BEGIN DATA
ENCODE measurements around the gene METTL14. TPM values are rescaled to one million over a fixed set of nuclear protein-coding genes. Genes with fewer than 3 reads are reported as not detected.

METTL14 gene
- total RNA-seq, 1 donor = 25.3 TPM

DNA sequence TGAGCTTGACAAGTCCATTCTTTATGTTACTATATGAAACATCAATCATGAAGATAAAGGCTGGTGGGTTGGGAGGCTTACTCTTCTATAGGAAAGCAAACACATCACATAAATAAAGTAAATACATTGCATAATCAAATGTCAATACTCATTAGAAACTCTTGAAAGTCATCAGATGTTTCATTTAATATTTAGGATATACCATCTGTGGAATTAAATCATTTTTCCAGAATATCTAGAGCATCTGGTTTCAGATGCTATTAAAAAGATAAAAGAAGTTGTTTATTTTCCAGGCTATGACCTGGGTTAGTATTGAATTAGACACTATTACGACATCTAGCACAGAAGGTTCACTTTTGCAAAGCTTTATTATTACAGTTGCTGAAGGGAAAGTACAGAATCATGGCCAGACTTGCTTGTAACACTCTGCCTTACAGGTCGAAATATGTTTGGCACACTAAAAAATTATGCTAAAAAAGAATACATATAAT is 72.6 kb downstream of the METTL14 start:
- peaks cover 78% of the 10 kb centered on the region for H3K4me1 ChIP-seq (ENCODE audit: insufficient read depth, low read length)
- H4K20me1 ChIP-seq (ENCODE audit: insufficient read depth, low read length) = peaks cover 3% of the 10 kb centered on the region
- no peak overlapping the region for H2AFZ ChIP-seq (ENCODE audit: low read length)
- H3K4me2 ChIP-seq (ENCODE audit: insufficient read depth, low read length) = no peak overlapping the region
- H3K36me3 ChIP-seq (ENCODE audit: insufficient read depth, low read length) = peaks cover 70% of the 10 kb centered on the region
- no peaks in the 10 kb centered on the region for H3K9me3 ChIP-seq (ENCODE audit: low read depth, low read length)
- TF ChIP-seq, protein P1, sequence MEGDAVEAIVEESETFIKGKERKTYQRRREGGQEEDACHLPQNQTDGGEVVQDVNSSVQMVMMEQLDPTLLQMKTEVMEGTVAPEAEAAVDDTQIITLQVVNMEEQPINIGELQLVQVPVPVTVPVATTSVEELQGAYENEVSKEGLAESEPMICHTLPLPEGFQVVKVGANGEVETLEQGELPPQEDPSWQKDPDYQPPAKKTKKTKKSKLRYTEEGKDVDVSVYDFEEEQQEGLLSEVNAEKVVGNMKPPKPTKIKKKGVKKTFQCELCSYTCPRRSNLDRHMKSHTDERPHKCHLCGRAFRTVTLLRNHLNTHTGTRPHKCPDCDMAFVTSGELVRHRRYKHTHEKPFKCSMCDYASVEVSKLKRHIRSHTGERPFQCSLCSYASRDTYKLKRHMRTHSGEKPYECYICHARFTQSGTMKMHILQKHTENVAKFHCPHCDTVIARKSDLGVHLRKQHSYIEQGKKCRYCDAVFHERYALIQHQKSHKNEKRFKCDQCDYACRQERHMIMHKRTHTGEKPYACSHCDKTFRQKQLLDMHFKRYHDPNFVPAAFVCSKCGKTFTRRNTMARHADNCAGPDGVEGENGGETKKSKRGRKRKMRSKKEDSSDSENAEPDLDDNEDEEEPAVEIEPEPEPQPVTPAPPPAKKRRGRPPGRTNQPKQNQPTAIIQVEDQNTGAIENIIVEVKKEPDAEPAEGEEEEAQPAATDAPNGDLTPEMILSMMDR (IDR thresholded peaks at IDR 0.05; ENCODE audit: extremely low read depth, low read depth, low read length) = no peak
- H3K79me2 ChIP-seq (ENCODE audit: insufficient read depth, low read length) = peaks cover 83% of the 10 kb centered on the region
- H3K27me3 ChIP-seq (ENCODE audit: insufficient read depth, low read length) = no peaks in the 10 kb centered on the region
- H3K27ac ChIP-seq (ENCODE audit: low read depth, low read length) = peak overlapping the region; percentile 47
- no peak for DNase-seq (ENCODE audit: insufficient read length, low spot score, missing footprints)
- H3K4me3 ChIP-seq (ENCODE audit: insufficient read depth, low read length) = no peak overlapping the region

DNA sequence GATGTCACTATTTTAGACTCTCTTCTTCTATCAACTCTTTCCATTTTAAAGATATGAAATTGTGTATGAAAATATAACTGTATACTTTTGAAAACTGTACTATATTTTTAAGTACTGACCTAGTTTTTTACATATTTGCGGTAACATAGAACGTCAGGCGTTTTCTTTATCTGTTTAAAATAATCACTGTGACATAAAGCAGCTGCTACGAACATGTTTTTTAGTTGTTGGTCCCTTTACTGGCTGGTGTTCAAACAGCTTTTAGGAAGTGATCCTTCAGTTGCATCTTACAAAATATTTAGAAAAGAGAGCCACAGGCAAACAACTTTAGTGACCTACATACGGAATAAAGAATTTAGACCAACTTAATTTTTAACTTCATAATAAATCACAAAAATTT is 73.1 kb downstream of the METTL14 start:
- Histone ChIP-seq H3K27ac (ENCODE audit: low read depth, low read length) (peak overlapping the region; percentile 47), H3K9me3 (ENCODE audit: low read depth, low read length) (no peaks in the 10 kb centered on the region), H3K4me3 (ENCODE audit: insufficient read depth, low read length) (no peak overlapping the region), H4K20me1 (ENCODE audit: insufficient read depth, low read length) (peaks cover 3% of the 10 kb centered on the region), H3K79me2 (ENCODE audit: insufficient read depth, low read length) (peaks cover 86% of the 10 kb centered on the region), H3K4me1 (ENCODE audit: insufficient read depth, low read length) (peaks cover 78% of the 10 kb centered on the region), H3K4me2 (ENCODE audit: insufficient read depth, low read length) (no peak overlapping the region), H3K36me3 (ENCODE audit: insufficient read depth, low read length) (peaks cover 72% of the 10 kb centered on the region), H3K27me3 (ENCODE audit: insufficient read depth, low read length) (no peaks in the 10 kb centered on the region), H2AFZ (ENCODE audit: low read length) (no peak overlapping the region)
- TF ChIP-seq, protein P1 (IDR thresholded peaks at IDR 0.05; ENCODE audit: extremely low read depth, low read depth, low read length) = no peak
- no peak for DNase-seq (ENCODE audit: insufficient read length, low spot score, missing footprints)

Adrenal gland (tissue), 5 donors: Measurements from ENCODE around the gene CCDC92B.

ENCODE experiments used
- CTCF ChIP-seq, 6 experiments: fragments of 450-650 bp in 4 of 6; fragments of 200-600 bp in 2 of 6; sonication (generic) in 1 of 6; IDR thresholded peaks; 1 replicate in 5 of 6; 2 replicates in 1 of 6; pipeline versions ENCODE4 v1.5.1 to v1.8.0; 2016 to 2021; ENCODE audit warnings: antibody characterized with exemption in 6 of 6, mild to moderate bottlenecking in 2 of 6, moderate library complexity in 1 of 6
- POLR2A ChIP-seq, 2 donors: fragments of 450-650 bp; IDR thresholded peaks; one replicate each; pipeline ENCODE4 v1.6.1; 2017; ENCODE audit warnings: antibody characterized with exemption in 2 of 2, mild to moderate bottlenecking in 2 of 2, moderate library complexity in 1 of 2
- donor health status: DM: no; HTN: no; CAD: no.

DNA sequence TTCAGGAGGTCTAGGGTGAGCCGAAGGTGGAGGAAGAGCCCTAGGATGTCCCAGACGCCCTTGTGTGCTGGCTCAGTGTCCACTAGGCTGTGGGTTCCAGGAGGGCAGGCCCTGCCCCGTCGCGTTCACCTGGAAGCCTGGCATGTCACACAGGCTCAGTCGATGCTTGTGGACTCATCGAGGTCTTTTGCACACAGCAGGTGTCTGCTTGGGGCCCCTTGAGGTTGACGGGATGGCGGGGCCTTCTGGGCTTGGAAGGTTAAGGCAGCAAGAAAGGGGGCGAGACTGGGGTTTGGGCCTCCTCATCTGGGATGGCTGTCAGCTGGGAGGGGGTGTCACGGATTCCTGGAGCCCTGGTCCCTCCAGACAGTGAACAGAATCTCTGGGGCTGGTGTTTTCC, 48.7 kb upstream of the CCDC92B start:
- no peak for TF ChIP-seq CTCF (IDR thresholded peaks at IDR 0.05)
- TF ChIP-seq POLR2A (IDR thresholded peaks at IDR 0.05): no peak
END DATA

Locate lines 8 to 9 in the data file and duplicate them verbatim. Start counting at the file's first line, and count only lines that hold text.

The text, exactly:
- H3K4me2 ChIP-seq (ENCODE audit: insufficient read depth, low read length) = no peak overlapping the region
- H3K36me3 ChIP-seq (ENCODE audit: insufficient read depth, low read length) = peaks cover 70% of the 10 kb centered on the region